For some reason, the critical role of education as a means to ‘sustainably’ reduce poverty and increase opportunity worldwide seldom gets the same attention as fighting diseases of poverty, technological innovation or efforts aimed at fostering healthier markets.
Maybe that explains the depressing – mostly ignored – findings in a report issued this week by UNESCO, the United Nations Education, Scientific and Cultural Organization. Or maybe it’s because the report was so damn long and buried all the fun graphics. Seriously, a 300-page report in this day and age (with more than 100 pages of footnotes and appendices)?
So here’s an illustration from page 87 that shows, perhaps surprisingly, that India and China lead the world in illiteracy:
This is a sequel, or maybe prequel, to yesterday’s post The man who failed to end global poverty. Humanosphere interviews the renowned and controversial economist Jeffrey Sachs, on his history of big ideas and why they seem to irritate so many people.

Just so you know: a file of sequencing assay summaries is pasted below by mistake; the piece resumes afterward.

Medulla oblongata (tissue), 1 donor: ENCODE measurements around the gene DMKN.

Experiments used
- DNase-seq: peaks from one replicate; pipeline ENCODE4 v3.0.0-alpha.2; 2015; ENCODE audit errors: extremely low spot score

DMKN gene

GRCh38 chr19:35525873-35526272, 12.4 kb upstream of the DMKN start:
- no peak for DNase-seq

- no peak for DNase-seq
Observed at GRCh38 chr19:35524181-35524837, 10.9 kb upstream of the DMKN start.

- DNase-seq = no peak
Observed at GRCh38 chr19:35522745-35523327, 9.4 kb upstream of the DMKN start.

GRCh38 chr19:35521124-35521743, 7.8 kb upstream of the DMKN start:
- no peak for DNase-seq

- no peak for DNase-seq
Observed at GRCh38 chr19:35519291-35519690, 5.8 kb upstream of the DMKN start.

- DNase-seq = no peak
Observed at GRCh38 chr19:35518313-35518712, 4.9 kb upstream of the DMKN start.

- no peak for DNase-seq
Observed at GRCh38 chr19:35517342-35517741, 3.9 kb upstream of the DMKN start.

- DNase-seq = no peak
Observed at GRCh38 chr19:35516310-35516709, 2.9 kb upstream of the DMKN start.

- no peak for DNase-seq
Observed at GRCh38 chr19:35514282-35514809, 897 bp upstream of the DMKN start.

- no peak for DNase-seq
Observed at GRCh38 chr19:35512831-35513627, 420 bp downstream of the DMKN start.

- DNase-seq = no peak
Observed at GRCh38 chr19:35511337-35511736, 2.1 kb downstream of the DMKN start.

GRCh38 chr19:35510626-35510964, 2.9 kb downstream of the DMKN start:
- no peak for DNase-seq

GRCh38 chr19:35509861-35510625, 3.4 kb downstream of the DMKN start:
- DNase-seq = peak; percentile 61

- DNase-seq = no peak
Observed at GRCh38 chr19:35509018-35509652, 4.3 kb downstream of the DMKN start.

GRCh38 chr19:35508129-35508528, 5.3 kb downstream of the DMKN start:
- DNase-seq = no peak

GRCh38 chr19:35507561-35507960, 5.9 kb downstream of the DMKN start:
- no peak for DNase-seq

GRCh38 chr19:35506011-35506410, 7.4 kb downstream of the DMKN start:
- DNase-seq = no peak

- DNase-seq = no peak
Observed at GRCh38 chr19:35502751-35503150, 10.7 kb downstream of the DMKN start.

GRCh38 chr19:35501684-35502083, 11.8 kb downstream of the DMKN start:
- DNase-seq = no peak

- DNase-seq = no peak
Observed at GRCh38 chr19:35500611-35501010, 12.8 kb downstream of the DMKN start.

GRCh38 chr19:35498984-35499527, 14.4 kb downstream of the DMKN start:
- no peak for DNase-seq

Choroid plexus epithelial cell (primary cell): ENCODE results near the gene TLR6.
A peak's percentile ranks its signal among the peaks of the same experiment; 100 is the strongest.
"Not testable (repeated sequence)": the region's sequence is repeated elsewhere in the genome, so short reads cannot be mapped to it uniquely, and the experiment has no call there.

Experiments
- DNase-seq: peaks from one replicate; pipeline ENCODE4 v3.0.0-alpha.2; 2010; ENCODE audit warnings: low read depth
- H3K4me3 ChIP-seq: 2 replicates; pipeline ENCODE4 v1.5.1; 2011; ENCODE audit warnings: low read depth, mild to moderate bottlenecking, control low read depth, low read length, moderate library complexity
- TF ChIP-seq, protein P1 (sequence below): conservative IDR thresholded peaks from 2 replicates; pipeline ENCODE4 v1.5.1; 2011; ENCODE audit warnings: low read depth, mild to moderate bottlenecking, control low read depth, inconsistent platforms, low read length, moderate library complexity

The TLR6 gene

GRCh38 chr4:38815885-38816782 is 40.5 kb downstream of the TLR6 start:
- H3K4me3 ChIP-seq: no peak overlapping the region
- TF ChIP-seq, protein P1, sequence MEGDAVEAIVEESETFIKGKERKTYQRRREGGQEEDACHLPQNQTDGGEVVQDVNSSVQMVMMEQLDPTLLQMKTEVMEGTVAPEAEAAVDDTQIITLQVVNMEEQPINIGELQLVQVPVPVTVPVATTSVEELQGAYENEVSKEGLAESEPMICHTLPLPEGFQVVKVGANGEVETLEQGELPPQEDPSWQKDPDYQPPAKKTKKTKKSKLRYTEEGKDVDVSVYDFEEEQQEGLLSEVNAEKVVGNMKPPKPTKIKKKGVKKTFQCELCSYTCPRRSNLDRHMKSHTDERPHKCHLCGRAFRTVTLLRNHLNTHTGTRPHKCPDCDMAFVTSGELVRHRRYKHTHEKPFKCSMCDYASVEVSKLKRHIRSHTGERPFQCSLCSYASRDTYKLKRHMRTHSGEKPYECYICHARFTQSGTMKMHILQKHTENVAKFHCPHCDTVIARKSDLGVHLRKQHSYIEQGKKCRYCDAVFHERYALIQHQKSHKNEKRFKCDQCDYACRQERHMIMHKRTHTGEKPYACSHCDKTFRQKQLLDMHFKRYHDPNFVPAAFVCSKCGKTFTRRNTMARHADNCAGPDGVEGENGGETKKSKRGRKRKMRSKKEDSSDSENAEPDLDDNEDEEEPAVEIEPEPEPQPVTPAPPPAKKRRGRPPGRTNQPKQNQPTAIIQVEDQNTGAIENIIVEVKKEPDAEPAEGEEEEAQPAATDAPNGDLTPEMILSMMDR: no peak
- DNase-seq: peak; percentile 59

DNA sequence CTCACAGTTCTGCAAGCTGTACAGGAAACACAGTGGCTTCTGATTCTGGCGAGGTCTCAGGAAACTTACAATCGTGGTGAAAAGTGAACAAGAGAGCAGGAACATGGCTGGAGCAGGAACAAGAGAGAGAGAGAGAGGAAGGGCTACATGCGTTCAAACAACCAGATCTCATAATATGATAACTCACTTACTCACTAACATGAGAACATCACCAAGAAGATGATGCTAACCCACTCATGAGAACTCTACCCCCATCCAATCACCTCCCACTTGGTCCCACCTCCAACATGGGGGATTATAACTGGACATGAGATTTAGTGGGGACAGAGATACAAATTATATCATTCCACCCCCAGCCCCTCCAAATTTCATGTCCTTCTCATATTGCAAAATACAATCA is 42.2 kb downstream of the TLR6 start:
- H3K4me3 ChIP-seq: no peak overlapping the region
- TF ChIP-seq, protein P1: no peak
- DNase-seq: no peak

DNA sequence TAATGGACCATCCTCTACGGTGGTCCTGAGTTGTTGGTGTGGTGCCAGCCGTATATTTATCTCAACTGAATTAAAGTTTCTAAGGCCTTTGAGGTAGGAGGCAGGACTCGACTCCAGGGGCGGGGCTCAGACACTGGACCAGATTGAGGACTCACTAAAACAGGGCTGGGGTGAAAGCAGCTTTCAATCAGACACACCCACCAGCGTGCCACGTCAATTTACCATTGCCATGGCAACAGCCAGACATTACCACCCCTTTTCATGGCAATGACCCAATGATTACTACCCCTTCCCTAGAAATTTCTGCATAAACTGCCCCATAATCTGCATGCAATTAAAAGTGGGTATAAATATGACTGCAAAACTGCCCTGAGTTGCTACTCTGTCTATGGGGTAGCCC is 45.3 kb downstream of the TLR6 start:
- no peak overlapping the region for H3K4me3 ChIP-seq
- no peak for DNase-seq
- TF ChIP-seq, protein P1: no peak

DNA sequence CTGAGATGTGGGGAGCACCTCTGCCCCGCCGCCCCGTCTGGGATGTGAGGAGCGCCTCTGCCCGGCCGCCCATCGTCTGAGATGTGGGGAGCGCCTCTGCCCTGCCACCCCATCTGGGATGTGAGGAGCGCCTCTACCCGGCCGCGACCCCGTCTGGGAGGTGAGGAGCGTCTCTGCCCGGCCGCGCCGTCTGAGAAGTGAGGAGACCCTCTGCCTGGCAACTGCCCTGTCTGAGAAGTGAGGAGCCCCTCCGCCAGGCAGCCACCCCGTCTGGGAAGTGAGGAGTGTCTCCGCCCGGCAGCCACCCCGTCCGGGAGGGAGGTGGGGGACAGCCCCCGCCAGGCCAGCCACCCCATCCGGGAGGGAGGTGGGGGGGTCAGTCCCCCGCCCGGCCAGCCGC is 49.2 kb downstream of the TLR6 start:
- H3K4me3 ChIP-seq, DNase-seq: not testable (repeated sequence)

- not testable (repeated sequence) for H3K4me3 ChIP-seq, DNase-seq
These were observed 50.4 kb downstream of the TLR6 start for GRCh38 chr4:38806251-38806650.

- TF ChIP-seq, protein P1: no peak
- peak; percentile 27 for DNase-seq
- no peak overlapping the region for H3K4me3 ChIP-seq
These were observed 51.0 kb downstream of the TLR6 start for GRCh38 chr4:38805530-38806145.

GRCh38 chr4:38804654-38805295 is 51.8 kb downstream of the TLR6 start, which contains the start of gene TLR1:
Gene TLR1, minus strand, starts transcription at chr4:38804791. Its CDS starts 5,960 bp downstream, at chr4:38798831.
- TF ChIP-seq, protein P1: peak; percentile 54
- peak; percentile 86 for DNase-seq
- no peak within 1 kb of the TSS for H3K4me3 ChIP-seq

Editors note: By ‘fantastic,’ we intend the original meaning. The idea of ending extreme poverty is today no longer considered a fantasy – in part due to the big ideas of a controversial economist.
It is probably not an exaggeration to say that Columbia University economist Jeff Sachs has done as much as anyone over the past few decades to draw public, and policy maker, attention to the plight of those who live in extreme poverty around the world. Sachs literally wrote the book on how to end poverty. As a numbers guy, he helped transform the idea of ‘ending poverty’ from a dreamy notion sung by Bono and Geldof into a real strategic vision. It is also not a stretch to say that Sachs has become a target of fierce criticism. Some of his critics simply seem to dislike foreign aid; others say his approach is all wrong. What’s clear to Humanosphere is that Sachs has long been a proponent of foreign aid, of the rich world’s moral obligation (and potential benefits) to helping the global poor and of the power of specific interventions for reducing poverty and suffering. Humanosphere thinks ideas matter and wanted to explore the history of this besieged economist’s big ideas: